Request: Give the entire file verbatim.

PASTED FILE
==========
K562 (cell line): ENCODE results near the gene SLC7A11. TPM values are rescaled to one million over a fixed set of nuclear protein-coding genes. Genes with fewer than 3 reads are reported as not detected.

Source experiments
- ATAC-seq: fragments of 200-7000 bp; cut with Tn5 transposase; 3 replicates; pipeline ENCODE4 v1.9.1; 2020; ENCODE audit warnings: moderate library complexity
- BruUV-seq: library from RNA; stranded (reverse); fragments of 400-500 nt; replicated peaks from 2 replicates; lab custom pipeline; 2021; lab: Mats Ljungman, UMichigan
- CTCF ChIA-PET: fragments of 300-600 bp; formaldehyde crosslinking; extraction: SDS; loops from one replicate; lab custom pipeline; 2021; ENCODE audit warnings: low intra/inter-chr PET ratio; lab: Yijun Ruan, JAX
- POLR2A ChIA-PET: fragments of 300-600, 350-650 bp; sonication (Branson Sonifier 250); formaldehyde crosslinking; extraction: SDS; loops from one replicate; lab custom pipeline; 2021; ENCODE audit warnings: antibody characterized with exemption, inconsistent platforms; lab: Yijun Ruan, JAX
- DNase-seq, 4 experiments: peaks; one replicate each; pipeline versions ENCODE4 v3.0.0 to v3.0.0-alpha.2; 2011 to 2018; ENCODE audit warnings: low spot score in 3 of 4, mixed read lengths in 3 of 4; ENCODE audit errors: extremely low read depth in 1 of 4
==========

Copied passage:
K562 (cell line): ENCODE results near the gene SLC7A11. TPM values are rescaled to one million over a fixed set of nuclear protein-coding genes. Genes with fewer than 3 reads are reported as not detected.

Source experiments
- ATAC-seq: fragments of 200-7000 bp; cut with Tn5 transposase; 3 replicates; pipeline ENCODE4 v1.9.1; 2020; ENCODE audit warnings: moderate library complexity
- BruUV-seq: library from RNA; stranded (reverse); fragments of 400-500 nt; replicated peaks from 2 replicates; lab custom pipeline; 2021; lab: Mats Ljungman, UMichigan
- CTCF ChIA-PET: fragments of 300-600 bp; formaldehyde crosslinking; extraction: SDS; loops from one replicate; lab custom pipeline; 2021; ENCODE audit warnings: low intra/inter-chr PET ratio; lab: Yijun Ruan, JAX
- POLR2A ChIA-PET: fragments of 300-600, 350-650 bp; sonication (Branson Sonifier 250); formaldehyde crosslinking; extraction: SDS; loops from one replicate; lab custom pipeline; 2021; ENCODE audit warnings: antibody characterized with exemption, inconsistent platforms; lab: Yijun Ruan, JAX
- DNase-seq, 4 experiments: peaks; one replicate each; pipeline versions ENCODE4 v3.0.0 to v3.0.0-alpha.2; 2011 to 2018; ENCODE audit warnings: low spot score in 3 of 4, mixed read lengths in 3 of 4; ENCODE audit errors: extremely low read depth in 1 of 4